Meanwhile, Rullianus and Mus were following up with their consular forces. As they neared Camerinum, Gallic horsemen rode up to taunt and harass the Roman marching column. The Senonian troopers had freshly severed heads impaled on their spears or hanging from their horses’ tack. It is uncertain how long Barbatus and his small army were trapped on the hill, but when the consuls appeared the legion was almost destroyed and the propraetor was surely anticipating death or ignominious capture. Luckily for Barbatus, Egnatius withdrew his troops before they were in turn trapped by the new Roman army. The Samnite general then marched to Sentinum, some 50 miles to the north and made ready to give battle. The Four Nations were again divided between two camps, the Samnites and Senones in one, and the Etruscans and Umbrans in the other. Egnatius planned to engage one consular army with his Samnites, and the Senones would fight the second. While the Romans were fully occupied, the Etruscans and Umbrians would emerge from their entrenchments, skirt around the embattled armies and capture the lightly defended Roman camp located 4 miles away, thus leaving the legions and allied cohorts with nowhere safe to retreat to and vulnerable to attack from the rear. Egnatius may have hoped that this would be enough to cause the Roman army to surrender or flee. Livy informs us that deserters from Egnatius’ army brought news of this plan to Rullianus and the consul therefore sent orders to Megellus and Centumalus to leave their positions above Rome and invade the territory of Clusium in Etruria. This diversionary attack has the effect of persuading the Etruscans to hurry back home. They do not feature in Livy’s account of the Battle of Sentinum (the principle account), nor do the Umbrians, some of whom may have opted to aid the Etruscans (more natural allies than Samnites or predatory Gauls), while other Umbrian contingents, seeing the coalition weakened, chose to depart to their home towns.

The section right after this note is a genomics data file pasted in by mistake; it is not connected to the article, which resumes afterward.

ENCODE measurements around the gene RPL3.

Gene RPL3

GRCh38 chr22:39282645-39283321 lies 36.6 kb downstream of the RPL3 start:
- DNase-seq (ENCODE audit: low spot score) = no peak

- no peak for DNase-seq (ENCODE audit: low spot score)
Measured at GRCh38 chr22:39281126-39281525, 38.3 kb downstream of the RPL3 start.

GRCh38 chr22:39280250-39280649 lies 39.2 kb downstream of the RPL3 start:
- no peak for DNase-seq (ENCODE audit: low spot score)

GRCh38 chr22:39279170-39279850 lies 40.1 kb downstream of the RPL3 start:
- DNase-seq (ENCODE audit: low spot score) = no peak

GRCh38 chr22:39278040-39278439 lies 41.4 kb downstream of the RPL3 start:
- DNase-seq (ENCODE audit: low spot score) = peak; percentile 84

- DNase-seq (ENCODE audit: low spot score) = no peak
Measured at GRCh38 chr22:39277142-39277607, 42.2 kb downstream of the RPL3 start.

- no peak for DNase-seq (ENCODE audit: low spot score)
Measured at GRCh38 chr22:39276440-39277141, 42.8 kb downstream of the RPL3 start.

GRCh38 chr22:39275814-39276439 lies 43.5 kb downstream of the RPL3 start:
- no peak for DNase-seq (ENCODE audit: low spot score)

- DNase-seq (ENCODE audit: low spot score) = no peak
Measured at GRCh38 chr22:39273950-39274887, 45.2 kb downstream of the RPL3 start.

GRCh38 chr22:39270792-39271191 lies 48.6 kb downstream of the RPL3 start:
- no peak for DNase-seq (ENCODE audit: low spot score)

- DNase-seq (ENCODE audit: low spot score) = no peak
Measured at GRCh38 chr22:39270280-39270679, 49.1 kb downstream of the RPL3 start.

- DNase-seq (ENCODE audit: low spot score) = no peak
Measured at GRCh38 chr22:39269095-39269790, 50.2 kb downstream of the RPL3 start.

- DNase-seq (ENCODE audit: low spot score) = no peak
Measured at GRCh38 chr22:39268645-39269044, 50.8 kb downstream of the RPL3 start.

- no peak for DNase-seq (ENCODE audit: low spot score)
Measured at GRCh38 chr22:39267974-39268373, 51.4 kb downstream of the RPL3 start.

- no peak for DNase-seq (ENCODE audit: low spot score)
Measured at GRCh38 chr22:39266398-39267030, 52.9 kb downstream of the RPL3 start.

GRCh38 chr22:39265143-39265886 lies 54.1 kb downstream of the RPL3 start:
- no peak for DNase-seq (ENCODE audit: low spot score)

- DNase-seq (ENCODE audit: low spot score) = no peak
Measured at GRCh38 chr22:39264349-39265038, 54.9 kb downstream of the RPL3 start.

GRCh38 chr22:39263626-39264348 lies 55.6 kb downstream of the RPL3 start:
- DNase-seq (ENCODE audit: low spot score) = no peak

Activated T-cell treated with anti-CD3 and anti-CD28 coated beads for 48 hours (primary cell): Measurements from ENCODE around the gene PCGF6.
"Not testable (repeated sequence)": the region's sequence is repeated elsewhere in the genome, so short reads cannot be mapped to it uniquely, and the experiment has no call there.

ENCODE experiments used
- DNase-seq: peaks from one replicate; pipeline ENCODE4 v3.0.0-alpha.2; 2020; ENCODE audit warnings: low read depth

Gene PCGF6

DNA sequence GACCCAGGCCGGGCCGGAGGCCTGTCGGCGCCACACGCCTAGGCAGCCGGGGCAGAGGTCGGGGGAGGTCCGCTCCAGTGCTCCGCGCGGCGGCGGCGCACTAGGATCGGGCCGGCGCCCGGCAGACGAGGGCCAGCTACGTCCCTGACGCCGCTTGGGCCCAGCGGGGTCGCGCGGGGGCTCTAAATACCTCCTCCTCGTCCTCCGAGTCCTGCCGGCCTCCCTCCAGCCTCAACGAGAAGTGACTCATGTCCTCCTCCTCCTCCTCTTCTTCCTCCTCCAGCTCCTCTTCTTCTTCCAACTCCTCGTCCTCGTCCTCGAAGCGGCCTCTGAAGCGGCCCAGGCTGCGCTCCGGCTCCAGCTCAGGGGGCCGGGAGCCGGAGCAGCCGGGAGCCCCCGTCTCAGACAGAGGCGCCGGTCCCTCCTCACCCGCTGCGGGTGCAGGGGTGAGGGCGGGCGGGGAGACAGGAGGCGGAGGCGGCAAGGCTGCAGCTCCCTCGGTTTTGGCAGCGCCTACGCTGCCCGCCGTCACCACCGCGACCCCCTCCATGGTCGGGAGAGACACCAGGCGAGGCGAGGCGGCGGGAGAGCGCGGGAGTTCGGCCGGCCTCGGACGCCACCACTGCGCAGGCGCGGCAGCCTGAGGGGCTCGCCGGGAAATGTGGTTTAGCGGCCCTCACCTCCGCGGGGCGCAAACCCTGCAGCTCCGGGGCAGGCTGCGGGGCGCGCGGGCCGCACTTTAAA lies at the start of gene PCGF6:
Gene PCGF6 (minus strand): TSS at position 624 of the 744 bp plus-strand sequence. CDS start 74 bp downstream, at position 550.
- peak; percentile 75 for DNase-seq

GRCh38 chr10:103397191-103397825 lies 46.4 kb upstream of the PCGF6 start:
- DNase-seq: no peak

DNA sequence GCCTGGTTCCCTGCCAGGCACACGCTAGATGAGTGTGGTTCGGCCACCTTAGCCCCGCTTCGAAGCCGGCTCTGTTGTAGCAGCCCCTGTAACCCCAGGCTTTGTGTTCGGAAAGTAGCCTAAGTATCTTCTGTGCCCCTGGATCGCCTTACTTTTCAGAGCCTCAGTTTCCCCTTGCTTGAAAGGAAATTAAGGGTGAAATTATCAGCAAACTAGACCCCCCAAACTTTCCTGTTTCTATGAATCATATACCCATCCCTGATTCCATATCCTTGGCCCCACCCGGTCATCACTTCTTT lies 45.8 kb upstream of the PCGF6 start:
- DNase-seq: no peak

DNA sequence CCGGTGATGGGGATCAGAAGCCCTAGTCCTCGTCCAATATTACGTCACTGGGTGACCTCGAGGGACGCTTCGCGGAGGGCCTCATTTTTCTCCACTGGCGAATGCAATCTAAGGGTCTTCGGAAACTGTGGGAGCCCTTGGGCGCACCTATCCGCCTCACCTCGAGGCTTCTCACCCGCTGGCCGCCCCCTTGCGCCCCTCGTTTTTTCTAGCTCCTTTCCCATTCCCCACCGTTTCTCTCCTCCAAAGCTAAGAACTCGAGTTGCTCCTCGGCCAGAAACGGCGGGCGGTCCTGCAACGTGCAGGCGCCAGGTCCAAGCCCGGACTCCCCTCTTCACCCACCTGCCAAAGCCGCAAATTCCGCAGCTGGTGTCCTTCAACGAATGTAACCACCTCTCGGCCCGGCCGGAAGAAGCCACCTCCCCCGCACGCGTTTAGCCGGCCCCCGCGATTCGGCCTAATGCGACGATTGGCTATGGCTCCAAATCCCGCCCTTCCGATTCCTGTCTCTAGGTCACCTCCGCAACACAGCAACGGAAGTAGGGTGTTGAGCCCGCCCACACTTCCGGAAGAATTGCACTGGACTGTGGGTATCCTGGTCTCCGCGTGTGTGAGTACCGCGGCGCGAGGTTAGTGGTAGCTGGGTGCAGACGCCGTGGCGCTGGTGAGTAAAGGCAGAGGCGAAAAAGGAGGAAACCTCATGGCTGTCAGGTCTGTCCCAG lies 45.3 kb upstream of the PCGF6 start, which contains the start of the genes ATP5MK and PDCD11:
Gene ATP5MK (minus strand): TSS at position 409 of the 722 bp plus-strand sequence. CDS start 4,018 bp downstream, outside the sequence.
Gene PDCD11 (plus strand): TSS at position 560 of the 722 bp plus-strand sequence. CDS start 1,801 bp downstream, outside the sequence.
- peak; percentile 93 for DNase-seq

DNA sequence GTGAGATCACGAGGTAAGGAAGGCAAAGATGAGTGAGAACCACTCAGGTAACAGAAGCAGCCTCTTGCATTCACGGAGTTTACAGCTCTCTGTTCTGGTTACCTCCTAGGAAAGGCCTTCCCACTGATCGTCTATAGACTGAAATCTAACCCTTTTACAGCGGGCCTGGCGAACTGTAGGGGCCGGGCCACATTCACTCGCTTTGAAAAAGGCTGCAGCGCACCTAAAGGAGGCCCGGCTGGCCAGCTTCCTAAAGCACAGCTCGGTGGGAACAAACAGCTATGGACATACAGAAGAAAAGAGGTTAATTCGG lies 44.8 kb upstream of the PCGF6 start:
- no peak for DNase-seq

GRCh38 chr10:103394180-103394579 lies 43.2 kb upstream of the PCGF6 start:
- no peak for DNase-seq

Third Samnite War – Battle of Sentinum 295 BC II

The availability of allied manpower was crucial for Rome’s success. at the battle of Sentinum in 295 bc the allied contingents already outnumbered the Roman citizen legions (Livy: 10.26.4), and on the eve of the Hannibalic war (218 bc) they outnumbered the Romans by three to two (Brunt, 1971: 44-60; Cornell, 1989). When Scipio was organizing his African expedition in 205 bc, which secured Rome’s victory in the war, he obtained the money and materials from Etruscan cities, and the manpower from allies in Umbria and the central Apennines (Livy: 28.45.14-21)